Lingot | Musical Instrument Tuner on openSUSE

I like to dabble around in playing instruments, I am, by no means, a musician but doing a little noodling around from time to time can be quite gratifying. In my younger years, I did enjoy playing more than one instrument, today, I am taking on some new challenges, nothing crazy, I just happen to want to play the bass guitar. There is something almost indescribably satisfying when you can actually play the notes in the sequence and tempo that you intend.

In order to be able to play the bass guitar, I had to tune the thing. I am sure that there are countless apps for any of the major mobile platforms but mobile platforms are not exactly my favorite to use. I much, much prefer the warm comforts of openSUSE Linux and the application that really caught my eye was Lingot. Unfortunately it wasn’t available in a Snap, Flatpak or AppImage but was available in the openSUSE repositories.

Amusingly, Lingot is another one of those infamous open source application “backronyms” names, Lingot Is Not a Guitar-Only Tuner. One of the fun things about open source applications is the lighthearted nature in software development. Open Source, never stop being you!


Lingot isn’t available in the official openSUSE repositories but using this newly “discovered” terminal tool called OPI, I am able to easily install it.

sudo opi lingot

After going through the easy to follow steps, the application was installed, ready for play, so nicely waiting for me in the menu.

It is also possible to go to the Git repository and do the whole “git clone” method for other distributions. There also may be binary packages for other distros as well. I haven’t checked but my guess is it is available for Debian and probably Arch.


The interface is very clear as to what you need to do to check the tuning of your instrument. There is a gauge on top and a spectrum analyzer below. The gauge helps guide you to ensure the frequency is dialed in. In my case, the bass guitar. Using my little guide for for each of the four strings, I went to work adjusting each to the right frequency with this fantastically handy tool.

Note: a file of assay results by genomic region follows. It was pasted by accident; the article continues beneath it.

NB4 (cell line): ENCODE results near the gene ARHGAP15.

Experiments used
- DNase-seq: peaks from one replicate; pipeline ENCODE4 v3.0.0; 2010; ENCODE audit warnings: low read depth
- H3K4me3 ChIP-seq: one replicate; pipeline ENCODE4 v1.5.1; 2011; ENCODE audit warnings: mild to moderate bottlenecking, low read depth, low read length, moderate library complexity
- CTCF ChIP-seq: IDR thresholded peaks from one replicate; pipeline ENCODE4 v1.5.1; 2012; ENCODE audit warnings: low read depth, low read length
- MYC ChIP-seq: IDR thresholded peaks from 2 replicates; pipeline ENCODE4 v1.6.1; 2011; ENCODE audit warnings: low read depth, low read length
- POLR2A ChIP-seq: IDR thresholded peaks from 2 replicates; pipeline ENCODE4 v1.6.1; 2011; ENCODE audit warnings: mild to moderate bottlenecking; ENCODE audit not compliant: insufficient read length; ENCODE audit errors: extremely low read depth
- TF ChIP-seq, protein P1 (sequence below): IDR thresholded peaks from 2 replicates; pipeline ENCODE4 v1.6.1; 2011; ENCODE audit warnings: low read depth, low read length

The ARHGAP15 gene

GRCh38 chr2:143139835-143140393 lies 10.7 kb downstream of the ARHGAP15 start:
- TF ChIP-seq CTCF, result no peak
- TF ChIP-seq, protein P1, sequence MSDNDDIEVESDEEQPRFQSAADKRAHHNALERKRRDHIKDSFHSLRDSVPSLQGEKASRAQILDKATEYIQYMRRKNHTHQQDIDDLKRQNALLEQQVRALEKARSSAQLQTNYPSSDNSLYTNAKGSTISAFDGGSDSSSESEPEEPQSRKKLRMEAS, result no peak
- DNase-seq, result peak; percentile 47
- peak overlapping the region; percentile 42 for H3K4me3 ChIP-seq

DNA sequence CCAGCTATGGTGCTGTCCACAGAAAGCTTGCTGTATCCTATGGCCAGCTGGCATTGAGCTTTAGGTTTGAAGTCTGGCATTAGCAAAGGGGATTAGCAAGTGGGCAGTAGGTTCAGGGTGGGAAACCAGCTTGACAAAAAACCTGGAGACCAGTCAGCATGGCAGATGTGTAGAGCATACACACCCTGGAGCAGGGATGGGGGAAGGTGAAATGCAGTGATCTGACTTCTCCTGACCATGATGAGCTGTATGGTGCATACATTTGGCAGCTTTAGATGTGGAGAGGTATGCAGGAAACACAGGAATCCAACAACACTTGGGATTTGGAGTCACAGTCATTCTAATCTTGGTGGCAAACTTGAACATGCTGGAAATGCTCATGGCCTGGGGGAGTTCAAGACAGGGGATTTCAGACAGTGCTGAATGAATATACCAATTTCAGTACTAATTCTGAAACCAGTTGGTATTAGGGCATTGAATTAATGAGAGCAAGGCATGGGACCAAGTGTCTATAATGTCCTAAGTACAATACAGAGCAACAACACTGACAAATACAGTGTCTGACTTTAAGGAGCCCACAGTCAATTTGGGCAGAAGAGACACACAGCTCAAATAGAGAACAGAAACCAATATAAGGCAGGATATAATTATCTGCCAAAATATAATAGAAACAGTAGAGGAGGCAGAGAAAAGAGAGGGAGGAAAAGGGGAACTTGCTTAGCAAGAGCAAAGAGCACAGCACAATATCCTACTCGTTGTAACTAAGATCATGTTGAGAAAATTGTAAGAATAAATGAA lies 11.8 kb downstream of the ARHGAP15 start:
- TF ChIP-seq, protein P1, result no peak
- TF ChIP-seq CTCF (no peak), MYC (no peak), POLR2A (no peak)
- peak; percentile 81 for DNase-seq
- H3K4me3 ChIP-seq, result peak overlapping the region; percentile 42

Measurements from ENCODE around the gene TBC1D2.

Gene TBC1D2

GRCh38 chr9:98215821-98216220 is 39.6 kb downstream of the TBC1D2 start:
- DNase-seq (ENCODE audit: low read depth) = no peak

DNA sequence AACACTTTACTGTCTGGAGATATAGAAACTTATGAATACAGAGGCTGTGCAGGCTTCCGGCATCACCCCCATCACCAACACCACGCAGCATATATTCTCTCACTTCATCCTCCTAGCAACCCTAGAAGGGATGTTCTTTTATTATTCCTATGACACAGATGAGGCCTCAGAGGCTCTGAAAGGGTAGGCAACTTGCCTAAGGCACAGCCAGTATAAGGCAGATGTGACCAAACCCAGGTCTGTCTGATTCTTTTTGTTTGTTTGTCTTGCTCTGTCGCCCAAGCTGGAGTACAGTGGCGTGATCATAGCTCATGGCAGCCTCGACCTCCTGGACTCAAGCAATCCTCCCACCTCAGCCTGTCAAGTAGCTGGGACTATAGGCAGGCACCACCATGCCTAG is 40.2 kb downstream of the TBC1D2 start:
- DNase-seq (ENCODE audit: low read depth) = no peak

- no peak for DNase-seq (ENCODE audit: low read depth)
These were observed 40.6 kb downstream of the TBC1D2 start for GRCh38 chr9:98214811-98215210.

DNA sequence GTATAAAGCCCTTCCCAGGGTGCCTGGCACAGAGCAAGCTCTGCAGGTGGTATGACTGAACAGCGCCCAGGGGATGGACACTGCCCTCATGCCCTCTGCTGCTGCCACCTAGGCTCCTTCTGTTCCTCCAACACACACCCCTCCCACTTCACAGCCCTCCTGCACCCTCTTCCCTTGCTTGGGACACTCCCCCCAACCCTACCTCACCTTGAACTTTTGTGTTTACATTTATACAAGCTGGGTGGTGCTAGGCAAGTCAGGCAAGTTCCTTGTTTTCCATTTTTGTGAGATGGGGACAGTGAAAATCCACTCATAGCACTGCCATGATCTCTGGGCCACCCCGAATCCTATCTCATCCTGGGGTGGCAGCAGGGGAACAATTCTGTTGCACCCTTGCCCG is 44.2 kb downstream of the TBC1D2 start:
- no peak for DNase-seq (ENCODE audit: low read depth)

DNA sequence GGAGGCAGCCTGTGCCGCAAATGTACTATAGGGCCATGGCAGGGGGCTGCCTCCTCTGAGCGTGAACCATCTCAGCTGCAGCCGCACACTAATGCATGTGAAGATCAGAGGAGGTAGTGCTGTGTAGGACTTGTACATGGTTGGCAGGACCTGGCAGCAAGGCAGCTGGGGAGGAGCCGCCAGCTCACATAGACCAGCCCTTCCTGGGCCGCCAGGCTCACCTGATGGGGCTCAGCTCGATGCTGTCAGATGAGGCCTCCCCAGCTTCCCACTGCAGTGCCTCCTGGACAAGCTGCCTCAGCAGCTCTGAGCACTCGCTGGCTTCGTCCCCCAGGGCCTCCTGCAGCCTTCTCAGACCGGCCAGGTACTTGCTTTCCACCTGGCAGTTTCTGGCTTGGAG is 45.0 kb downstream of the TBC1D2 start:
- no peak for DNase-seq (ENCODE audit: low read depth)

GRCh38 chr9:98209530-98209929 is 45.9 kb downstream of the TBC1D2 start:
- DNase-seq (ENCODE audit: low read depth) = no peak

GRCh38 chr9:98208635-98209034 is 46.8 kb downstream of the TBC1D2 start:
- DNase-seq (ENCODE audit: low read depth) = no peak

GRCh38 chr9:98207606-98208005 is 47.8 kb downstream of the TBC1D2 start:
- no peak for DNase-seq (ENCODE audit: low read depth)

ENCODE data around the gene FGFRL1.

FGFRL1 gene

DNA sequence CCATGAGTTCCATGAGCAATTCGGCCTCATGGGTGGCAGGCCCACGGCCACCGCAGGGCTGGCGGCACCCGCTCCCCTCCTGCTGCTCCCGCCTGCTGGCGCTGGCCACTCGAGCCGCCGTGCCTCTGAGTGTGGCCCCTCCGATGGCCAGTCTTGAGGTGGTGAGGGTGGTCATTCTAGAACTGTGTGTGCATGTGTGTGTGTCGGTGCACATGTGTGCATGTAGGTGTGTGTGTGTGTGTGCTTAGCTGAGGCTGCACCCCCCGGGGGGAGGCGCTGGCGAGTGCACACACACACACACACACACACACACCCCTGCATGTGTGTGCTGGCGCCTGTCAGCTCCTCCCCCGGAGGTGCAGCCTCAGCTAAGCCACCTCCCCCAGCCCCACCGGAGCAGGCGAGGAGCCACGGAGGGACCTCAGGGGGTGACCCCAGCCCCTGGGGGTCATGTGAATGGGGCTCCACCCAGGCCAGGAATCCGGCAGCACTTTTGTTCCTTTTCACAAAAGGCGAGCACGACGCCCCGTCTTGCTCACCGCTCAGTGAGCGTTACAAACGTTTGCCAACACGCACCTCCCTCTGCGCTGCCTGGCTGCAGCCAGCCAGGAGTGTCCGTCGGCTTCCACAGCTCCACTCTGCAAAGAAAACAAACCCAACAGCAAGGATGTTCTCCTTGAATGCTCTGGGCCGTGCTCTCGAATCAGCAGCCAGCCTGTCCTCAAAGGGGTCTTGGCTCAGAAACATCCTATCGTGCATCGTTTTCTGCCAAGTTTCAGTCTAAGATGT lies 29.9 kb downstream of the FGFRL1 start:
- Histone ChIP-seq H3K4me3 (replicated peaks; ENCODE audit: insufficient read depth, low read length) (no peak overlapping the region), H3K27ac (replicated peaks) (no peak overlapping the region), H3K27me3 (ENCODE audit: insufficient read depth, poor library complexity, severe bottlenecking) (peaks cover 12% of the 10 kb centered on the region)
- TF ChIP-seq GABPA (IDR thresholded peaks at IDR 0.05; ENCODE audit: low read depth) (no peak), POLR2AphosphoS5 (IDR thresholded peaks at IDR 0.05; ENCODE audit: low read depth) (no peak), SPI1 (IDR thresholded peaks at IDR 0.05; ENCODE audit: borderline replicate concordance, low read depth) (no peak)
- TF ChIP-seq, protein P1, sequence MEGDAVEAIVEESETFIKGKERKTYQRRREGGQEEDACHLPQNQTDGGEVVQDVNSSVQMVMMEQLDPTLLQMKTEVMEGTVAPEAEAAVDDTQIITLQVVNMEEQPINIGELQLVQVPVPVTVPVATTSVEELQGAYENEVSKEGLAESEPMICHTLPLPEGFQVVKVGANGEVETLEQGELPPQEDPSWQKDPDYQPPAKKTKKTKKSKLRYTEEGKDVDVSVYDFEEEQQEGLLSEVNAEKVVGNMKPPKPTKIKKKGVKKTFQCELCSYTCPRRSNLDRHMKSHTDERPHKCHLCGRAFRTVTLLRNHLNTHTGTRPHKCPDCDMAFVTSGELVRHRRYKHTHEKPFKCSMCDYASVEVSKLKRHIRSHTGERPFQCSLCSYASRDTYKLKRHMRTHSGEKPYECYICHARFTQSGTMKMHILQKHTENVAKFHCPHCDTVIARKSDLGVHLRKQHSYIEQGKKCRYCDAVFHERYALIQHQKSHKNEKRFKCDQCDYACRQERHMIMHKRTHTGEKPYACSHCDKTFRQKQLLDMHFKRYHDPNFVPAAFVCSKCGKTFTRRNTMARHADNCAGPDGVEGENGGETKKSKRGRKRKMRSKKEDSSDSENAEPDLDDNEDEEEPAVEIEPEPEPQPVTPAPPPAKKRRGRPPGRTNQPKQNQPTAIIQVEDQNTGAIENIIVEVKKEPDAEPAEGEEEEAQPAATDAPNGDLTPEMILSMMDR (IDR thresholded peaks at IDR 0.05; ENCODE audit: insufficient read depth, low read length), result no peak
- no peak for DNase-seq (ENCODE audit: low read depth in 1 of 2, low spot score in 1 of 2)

Without any fiddling with the application, I was able to get each of the strings to their proper frequency. I really appreciate how I am able to visually see how much I need to make my adjustments to the strings to get it right in the center.

This was all I needed and I was ready to get to playing the bass, embarrassingly dreadful, in the privacy of my home. Given enough time, I might actually be able to hit all the notes cleanly in “Seven Nation Army.”

Additional Features

What is a good Linux application without some options? This one has just enough to hit all the necessary items to accommodate any significant variation in hardware or software setup. For my audio system, I could utilize ALSA, PulseAudio, Jack or OSS. I left everything to default, ultimately, but playing around with it, I could absolutely use a specific microphone on any particular device I would like attached to my computer.

I didn’t mess with any items in the Adjustments tab. I left everything default. The calculation rate adjusts the number of calculations of the frequency per second while the noise level adjustment is recommended to keep low unless you have a noisy environment.

Under the Settings Tab, you can select your maximum and minimum notes which is a very cool feature that I am not sure how I would use with any instruments I own. None the less, very cool. Some of the additional features which allow you to lock into higher frequencies.

I also didn’t mess with any of the options under “Scale” this is another area that goes far deeper into the musical frequency rabbit hole than I have any experience with even understanding. So, if you are interested in this sort of “deep dive” here are all the bits, exposed for your exploitation.

Lastly, under the View drop down menu you can choose between the gauge or the strobe disc. I don’t know how to effectively use the strobe disk but if that is your thing, it is there, ready and waiting for your tuning pleasure.

Final Thoughts

Lingot is a fantastic little application sitting within the green pastures of the Open Build Service for openSUSE. It is a basic yet quite advanced application to tune your instruments without having to fuss or set up. The features that are easily accessible to the user allows for some incredibly more advanced adjustments that will allow you to perform the necessary tuning.

For me, to get a guitar or bass guitar tuned, this fits the bill incredibly nicely. I hope to see this project get continued updates and improvements, though, I’m not sure what you would improve at this time. The core set of features is ready to be used as soon as the application executes. Not much more that I can ask for. I am very appreciative of this tool and am glad it is another application that I can just use on my Linux machines, instead of having to use my mobile device. This is simply a wonderful and useful musical tuning application I can use on openSUSE.

OPI | OBS Package Installer

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